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Washington Post, NPR Manufacture “European” Opposition to Afghanistan Withdrawal
Right-wingers worried about immigration and weapons-contractor-funded think tanks are held up as the entirety of European opinion.
A classic genre of foreign policy writing is the NATO Diplomatic Row piece. Peppered with pathologically unexamined—and vaguely racist—cliches about “shared Western values,” “the world stage,” “frayed alliances,” and “fragile democracies,” the genre is a great vehicle to smuggle in contestable ideological premises about the moral utility of massive transatlantic military spending, sanctions and structural adjustment programs targeting poor countries, and the urgent need for alleged humanitarian missions abroad.
Over the past two weeks, after it became increasingly clear that Biden was actually going to pull out the U.S. military’s ground force from Afghanistan (make no mistake, violence from above via drones strike will still very much be on the menu), U.S. and British media engaged in a collective meltdown, with varying degrees of moral preening and bad-faith process criticism. It was inevitable, then, that many a NATO Diplomatic Row piece would be birthed from this milt of elite despair. An old story needed a fresh angle, and the NATO-aligned think tanks would be happy to help provide one.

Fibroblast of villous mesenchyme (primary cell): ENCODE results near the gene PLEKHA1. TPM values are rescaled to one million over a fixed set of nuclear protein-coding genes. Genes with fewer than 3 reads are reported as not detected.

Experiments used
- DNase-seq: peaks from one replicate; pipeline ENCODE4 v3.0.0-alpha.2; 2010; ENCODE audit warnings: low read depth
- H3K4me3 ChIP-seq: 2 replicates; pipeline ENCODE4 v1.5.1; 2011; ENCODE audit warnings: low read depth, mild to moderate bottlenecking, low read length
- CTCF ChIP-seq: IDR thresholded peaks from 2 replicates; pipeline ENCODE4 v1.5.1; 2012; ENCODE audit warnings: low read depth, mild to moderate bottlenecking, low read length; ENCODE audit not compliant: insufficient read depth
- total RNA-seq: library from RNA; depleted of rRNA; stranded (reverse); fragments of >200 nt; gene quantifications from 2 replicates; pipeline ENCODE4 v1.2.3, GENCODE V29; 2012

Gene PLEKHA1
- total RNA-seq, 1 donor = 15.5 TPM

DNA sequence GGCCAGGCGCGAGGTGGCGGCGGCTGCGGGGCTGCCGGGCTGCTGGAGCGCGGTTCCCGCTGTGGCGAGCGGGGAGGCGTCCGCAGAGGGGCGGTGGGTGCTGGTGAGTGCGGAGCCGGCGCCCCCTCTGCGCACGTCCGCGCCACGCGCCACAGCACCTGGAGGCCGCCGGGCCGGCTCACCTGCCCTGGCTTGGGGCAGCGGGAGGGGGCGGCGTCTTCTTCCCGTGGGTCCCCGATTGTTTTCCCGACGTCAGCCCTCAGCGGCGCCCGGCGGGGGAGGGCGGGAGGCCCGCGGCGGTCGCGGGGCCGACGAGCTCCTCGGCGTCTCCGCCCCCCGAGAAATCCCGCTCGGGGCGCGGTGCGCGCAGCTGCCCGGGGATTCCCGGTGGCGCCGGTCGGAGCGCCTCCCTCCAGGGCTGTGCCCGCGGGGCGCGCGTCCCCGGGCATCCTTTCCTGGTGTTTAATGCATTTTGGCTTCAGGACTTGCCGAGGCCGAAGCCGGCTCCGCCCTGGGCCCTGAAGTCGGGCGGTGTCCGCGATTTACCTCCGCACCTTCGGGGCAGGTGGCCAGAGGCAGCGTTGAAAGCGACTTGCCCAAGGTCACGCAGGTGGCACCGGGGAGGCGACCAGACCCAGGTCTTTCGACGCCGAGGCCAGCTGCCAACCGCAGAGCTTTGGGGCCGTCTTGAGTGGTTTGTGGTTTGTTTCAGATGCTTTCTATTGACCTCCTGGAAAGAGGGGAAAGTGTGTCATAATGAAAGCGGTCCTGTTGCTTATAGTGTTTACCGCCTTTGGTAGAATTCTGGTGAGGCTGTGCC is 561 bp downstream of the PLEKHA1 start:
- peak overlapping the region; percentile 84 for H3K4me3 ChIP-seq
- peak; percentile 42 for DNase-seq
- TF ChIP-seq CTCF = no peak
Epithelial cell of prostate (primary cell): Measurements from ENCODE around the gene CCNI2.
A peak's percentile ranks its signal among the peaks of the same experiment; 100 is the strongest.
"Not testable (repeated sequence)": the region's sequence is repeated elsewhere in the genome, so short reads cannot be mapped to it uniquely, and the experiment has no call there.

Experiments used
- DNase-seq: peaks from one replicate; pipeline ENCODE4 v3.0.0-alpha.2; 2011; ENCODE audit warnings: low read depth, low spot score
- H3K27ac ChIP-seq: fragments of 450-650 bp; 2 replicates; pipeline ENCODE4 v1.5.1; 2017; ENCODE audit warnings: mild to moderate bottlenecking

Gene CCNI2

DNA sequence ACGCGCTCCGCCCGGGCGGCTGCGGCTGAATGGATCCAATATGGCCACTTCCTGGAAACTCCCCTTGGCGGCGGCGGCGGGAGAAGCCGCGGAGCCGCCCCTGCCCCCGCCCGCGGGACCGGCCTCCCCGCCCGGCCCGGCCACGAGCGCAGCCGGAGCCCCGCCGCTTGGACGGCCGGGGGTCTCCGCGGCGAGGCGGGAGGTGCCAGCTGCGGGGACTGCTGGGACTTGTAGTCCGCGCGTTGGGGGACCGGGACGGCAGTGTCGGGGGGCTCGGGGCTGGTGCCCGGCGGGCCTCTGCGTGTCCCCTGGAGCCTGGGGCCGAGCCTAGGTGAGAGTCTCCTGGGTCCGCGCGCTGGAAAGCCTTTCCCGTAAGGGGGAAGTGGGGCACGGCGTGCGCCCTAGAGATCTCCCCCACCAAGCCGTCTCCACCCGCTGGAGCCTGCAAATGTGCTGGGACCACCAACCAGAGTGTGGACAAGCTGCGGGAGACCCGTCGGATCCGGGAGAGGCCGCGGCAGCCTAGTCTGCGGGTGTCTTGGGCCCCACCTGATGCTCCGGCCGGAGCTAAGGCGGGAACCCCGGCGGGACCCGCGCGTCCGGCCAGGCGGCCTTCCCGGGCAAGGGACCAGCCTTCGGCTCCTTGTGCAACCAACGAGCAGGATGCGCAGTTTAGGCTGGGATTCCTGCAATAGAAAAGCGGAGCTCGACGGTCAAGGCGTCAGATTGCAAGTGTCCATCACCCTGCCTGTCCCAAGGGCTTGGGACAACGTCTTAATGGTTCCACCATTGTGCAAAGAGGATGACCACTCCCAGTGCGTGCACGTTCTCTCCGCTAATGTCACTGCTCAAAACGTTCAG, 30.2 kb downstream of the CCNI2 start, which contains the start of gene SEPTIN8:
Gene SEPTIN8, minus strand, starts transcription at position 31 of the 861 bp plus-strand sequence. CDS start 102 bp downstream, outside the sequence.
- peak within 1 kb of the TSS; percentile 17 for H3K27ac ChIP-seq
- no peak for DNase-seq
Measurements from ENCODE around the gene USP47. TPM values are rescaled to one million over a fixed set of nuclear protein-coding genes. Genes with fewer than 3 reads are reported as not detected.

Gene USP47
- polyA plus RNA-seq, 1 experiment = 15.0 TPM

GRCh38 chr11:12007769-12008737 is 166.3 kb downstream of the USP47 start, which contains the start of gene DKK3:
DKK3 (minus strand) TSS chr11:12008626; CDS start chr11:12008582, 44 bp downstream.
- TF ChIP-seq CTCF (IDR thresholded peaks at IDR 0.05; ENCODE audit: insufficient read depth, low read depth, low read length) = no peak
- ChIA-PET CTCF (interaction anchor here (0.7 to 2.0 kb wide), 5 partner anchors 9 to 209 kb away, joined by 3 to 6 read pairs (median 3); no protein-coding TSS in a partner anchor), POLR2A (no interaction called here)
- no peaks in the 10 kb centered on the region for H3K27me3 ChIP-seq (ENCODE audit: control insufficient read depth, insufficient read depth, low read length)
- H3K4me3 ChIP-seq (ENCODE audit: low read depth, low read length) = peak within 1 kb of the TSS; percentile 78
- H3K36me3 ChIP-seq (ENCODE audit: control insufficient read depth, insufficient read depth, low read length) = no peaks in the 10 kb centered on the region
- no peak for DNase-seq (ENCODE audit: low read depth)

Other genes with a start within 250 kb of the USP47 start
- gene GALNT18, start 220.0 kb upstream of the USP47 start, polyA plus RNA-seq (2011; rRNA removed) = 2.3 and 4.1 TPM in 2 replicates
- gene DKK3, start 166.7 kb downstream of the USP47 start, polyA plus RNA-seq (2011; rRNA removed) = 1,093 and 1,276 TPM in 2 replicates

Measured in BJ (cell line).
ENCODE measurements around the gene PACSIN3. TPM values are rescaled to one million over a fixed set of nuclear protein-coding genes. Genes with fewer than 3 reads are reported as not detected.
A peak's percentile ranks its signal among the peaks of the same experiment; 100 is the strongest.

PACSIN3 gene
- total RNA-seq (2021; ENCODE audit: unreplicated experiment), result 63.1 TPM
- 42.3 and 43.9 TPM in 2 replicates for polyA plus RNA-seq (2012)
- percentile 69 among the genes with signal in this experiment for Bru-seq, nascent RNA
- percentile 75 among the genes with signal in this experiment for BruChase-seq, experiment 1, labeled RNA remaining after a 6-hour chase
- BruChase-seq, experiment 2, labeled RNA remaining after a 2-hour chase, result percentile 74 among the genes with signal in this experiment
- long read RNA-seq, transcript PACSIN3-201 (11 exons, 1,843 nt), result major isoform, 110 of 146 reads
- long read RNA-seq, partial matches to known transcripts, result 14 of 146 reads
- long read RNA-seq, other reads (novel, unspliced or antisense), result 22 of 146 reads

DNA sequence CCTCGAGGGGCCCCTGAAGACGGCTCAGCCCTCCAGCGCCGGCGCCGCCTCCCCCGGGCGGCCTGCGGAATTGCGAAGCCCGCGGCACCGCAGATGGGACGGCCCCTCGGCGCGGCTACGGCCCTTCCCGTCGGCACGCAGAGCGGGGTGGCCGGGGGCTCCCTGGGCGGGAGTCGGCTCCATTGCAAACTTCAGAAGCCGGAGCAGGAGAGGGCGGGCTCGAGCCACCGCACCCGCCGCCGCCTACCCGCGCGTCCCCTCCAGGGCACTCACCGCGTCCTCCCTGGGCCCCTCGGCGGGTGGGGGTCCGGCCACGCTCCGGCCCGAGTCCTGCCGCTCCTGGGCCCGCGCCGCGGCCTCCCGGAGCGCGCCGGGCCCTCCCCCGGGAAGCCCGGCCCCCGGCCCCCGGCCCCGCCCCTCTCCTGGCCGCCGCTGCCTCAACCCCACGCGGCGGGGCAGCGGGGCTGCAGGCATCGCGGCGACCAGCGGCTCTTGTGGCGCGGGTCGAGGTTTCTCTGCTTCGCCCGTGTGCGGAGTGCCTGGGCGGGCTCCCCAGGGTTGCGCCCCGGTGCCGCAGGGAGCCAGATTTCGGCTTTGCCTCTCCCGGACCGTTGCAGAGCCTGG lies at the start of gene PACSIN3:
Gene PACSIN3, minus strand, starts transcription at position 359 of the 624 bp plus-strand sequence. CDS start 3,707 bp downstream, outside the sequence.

We will examine two textbook examples of how the consensus—that “Europe” is upset the U.S. pulled out of Afghanistan—is manufactured: The first is Eleanor Beardsley in NPR, the second is Ishaan Tharoor at the Washington Post. There are far more examples, but in the interest of word count we’ll home in on these two.
First, NPR’s “European Leaders Have Tense Reactions To U.S.-Afghanistan Conflict” from August 28.